‘Full-on Kentucky proud’: Final installment of May Hollow trilogy ‘Granted’ coming to Pioneer Playhouse stage

Published 6:43 am Tuesday, July 3, 2018


News release

Pioneer Playhouse of Danville continues its 69th season under the stars with the final installment in the popular May Hollow trilogy by Kentucky author Angela Correll.

Photo contributed
Angela Correll is the author of the May Hollow trilogy, which includes “Grounded,” “Guarded” and now “Granted.” She is also the creator of Kentucky Soaps and Such, a business selling all natural goat’s milk skin products, as well as the co-owner along with her husband Jess of the Bluebird Cafe, a farm to table restaurant, both in Stanford.

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“Granted,” which opens on July 10 and runs through July 21, follows in the footsteps of “Grounded,” presented in 2015, and “Guarded,” seen on the theater’s stage last year.

In “Grounded,” audiences were introduced to Annie, a young woman who has returned to Kentucky after her jet-setting city life has suddenly crashed. In the first book and play, Annie had to navigate the challenges of dealing with a run-down farm, a fiercely independent grandmother named Beulah, and the reappearance of an old flame named Jake.

In “Guarded,” we find Annie engaged to Jake and settling into country life, though still experiencing some growing pains. After discovering a cache of old letters in a family farmhouse, Annie stirs things up with Beulah by impulsively traveling to Italy to uncover a family secret that’s been buried since World War II.

Now in “Granted,” Annie is finally ready to fully embrace her life in Kentucky and her future with Jake, but wedding plans are complicated by the arrival of her ne’er-do-well father and by a “pot-luck war” waged between Beulah and her feisty neighbor, Betty.

“Angela Correll is a seventh-generation Kentuckian, and her love for her home state is so evident in her novels,” says Heather Henson, managing director of Pioneer Playhouse. “We were excited to adapt the first book because we felt the story of home and family and faith would connect with our patrons — and it did, in a big way. ‘Grounded’ was a huge hit, and so was ‘Guarded.’ We have no doubt our patrons will want to come full circle and see this heartwarming final, ‘Granted.’”

Adapting “Granted” for the stage was once more a team effort by Robby Henson, artistic director of Pioneer Playhouse, and Holly Hepp-Galvan, an award-winning New York City playwright.

“Holly and I worked really well together for ‘Guarded,’ and it was the same for ‘Granted.’ It was absolutely bloodless,” Robby Henson jokes. “No kicking or screaming. We now have a polished short-hand for telling Angela’s stories.”

“Angela’s characters are so full of heart and humor,” says Hepp-Galvan. “She truly understands the dynamics of a family — the challenges and the love. I really enjoyed finishing the stories that we had explored in ‘Guarded,’ and playing with some unexpected twists and turns.”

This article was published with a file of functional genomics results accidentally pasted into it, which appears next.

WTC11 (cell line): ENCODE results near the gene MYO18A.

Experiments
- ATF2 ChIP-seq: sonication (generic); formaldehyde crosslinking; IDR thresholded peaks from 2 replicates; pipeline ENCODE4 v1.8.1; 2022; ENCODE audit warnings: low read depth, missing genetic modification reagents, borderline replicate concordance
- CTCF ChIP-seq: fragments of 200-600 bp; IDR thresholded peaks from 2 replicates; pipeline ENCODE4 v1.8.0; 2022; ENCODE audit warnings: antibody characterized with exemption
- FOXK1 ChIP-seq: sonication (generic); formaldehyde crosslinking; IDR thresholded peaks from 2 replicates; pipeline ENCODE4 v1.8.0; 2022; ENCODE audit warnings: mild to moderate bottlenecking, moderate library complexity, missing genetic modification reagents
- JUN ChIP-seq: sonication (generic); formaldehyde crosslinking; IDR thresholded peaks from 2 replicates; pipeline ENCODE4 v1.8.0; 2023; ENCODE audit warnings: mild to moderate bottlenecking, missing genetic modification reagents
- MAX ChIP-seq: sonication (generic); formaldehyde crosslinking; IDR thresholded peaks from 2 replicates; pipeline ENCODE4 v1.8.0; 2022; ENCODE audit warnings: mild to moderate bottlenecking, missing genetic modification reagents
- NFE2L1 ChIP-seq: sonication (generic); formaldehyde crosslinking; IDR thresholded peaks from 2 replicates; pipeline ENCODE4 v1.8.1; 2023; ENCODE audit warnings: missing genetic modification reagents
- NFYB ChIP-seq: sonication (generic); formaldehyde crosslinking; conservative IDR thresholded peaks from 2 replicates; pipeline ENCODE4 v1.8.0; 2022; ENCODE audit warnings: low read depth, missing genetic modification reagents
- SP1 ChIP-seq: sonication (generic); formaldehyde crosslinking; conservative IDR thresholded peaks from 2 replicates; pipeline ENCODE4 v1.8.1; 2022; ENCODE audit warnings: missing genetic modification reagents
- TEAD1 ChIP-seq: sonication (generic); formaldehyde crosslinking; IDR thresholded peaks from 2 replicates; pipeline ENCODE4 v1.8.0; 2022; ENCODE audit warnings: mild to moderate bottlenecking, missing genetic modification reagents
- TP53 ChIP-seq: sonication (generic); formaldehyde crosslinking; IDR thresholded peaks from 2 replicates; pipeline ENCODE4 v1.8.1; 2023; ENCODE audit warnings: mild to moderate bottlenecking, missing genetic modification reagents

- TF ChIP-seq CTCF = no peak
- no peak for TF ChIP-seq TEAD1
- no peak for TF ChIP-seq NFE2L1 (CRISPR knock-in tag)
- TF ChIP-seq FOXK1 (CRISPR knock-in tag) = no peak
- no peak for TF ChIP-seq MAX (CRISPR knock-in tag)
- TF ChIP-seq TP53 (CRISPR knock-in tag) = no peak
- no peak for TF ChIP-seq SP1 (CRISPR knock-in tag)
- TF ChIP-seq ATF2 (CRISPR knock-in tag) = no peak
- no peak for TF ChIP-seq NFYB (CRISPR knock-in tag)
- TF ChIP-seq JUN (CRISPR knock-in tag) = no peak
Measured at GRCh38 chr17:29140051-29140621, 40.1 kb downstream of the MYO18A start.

Photo contributed
Beulah (Patricia Hammond), left, and her neighbor, Betty (Rita Hight) engage in a lively “pot luck” war.

Audiences will recognize many actors from their “Grounded” and “Guarded” roles, including Erika Lee Sengstack as Annie, Patricia Hammond as Beulah and Rita Hight as the nosy neighbor, Betty.

New to the May Hollow world will be Daniel Hall Kuhn, a perennial favorite at Pioneer Playhouse, who steps into the role of Woody, and John Dillon, a New York City based actor who will be playing Annie’s soon-to-be-husband, Jake.

“What I love about adapting Angela’s books for the stage is her characters are fully realized, full-on Kentucky proud — so the process feels like slipping into a comfortable pair work boots,” Robby Henson says.

“We see characters we’ve come to know and love, grow and change,” adds Heather Henson, “but don’t worry if you missed ‘Grounded’ and ‘Guarded.’ This play stands alone, and any background information from the previous stories is seamlessly weaved into the plot.”

Author Correll says he couldn’t be more thrilled to see yet another one of her books come alive on stage.

“It’s been a huge honor for me to have the playhouse adapt my books into plays,” she says. “To see the characters you know come to life on stage is a very special and rare gift.”

Granted is part of the “Kentucky Voices” annual series of original plays Pioneer Playhouse premiered eleven years ago.

“’Kentucky Voices’ was the brainchild of my sister, Holly, who was artistic director at the time, but who lost her fight with cancer six years ago,” says Heather Henson. “Holly saw ‘Kentucky Voices’ as a way to honor Kentucky authors and Kentucky stories, and that’s exactly what we’ve been doing for over a decade now.”

“We’re really proud of the fact that we are the only theater in Kentucky producing one original play each season that celebrates Kentucky history, heritage and culture,” says Robby Henson.

Photo contributed
Beulah (Patricia Hammond) consults the photo of her beloved late husband Fred when in doubt.

Granted will run July 10-22, and author Correll will be on hand for an informal meet-and-greet with audience members before each show.

“The playhouse did a wonderful job on the adaptations,” Correll says. “They kept the heart of the story and my readers have been pleased with the stage productions.”


“Granted” opens July 10 at Pioneer Playhouse and runs through July 21. Shows are 8:30 p.m. Tuesday-Saturday, and a home-cooked barbecue pork or chicken dinner is served at 7:30 p.m. each evening before the show — vegetarian options are available if ordered 24 hours in advance. A bar serving wine, beer and mixed drinks will be open. Reservations are recommended for the show, but required for dinner. The cost is $34 for a dinner and show, or $19 for the show only.